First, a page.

1.4 Basic Concepts
A system is that portion of the universe which we have chosen to study.
A closed system is one in which no mass crosses the system boundaries.
An open system is one in which mass crosses the system boundaries. The system may gain or lose mass or simply have some mass pass through it.
An isolated system is one devoid of interactions of any kind with the surroundings (including mass exchange, heat, and work interactions).
System boundaries are established at the beginning of a problem, and simplification of balance equations depends on whether the system is open or closed. Therefore, the system boundaries should be clearly identified. If the system boundaries are changed, the simplification of the mass and energy balance equations should be performed again, because different balance terms are likely to be necessary. These guidelines become more apparent in Chapter 2. In many textbooks, especially those dealing with fluid mechanics, the system is called the control volume. The two terms are synonymous.
A system is in equilibrium when there is no driving force for a change of intensive variables within the system. The system is "relaxed" relative to all forces and potentials.6
An isolated system moves spontaneously to an equilibrium state. In the equilibrium state there are no longer any driving forces for spontaneous change of intensive variables.
The Mass Balance
Presumably, students in this course are familiar with mass balances from an introductory course in material and energy balances. The relevant relation is simply:
where . and are the absolute values of mass flow rates entering and leaving, respectively.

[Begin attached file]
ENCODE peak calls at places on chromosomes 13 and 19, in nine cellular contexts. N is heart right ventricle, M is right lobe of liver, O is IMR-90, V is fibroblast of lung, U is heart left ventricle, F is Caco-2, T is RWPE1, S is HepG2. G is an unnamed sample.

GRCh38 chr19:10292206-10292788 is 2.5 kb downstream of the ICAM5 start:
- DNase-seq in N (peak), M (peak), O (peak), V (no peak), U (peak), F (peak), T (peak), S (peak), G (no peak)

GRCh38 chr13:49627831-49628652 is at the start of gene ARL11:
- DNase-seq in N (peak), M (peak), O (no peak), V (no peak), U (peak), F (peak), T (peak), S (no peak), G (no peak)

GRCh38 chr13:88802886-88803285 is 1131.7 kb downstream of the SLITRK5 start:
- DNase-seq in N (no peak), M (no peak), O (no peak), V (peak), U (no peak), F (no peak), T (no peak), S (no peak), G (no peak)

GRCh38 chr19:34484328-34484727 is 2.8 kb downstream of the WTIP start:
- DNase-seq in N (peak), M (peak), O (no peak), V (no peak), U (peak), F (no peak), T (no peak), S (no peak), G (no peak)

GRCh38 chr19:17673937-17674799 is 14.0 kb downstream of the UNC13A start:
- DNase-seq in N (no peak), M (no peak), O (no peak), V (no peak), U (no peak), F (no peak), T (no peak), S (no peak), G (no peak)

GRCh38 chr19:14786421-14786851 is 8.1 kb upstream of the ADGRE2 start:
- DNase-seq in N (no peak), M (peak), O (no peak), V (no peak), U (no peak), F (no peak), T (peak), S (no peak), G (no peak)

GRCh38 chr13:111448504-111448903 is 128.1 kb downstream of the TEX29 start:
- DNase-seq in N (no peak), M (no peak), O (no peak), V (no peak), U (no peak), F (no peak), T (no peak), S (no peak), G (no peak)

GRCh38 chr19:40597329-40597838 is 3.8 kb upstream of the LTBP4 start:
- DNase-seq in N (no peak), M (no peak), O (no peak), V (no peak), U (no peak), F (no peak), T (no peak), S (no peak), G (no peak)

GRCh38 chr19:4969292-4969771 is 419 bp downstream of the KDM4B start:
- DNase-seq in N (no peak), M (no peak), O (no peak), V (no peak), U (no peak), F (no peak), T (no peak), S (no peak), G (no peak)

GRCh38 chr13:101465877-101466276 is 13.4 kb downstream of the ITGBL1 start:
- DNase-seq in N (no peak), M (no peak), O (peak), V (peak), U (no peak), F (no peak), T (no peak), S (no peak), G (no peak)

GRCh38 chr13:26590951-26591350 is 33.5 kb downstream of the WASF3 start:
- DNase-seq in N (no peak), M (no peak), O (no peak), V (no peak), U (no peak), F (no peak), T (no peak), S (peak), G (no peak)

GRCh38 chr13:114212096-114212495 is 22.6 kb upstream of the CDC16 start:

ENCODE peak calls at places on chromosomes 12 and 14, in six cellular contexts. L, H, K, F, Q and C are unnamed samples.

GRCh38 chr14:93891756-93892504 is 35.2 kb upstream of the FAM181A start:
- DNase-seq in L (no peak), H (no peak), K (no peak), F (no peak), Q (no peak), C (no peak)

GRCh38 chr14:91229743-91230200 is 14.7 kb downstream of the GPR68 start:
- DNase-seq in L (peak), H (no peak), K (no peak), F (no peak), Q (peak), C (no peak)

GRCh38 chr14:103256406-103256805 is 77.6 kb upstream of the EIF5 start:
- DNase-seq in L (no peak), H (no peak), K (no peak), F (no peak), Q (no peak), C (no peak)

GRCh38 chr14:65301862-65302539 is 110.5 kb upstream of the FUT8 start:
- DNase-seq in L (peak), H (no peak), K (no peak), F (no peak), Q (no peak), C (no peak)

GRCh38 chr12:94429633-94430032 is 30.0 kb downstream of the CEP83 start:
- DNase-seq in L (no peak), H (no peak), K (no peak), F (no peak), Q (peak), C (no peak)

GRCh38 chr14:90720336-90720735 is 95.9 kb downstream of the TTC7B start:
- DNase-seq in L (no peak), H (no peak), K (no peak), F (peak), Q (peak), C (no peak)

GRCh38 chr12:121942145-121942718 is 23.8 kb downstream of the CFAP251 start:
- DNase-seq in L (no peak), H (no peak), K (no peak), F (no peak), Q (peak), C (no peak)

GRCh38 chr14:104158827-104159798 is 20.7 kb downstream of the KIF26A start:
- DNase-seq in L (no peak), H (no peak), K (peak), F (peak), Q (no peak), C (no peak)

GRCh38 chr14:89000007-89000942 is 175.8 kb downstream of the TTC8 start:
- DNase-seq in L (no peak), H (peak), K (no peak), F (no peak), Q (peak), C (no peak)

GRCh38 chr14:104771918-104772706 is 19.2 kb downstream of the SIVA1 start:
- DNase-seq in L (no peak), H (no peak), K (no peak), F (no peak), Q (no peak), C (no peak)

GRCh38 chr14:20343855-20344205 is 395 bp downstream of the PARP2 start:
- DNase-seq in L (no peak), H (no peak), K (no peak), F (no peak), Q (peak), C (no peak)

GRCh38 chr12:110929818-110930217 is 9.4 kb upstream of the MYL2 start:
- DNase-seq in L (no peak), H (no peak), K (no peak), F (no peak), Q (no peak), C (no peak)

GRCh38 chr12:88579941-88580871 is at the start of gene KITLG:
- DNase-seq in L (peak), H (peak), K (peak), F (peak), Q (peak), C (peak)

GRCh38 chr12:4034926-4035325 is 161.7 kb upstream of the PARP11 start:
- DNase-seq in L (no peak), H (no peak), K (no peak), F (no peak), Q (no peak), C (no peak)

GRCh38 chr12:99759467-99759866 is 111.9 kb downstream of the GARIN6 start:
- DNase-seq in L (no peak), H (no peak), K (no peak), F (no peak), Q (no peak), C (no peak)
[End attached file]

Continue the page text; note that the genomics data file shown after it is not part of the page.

We may also write
where mass differentials dmin and dmout are always positive. When all the flows of mass are analyzed in detail for several subsystems coupled together, this simple equation may not seem to fully portray the complexity of the application. The general study of thermodynamics is similar in that regard. A number of simple relations like this one are coupled together in a way that requires some training to understand. In the absence of chemical reactions, we may also write a mole balance by replacing mass with moles in the balance.
Heat – Sinks and Reservoirs
Heat is energy in transit between the source from which the energy is coming and a destination toward which the energy is going. When developing thermodynamic concepts, we frequently assume that our system transfers heat to/from a reservoir or sink. A heat reservoir is an infinitely large source or destination of heat transfer. The reservoir is assumed to be so large that the heat transfer does not affect the temperature of the reservoir. A sink is a special name sometimes used for a reservoir which can accept heat without a change in temperature. The assumption of constant temperature makes it easier to concentrate on the thermodynamic behavior of the system while making a reasonable assumption about the part of the universe assigned to be the reservoir.
The mechanics of heat transfer are also easy to picture conceptually from the molecular kinetics perspective. In heat conduction, faster-moving molecules collide with slower ones, exchanging kinetic energy and equilibrating the temperatures. In this manner, we can imagine heat being transferred from the hot surface to the center of a pizza in an oven until the center of the pizza is cooked. In heat convection, packets of hot mass are circulated and mixed, accelerating the equilibration process. Heat convection is important in getting the heat from the oven flame to the surface of the pizza. Heat radiation, the remaining mode of heat transfer, occurs by an entirely different mechanism having to do with waves of electromagnetic energy emitted from a hot body that are absorbed by a cooler body. Radiative heat transfer is typically discussed in detail during courses devoted to heat transfer.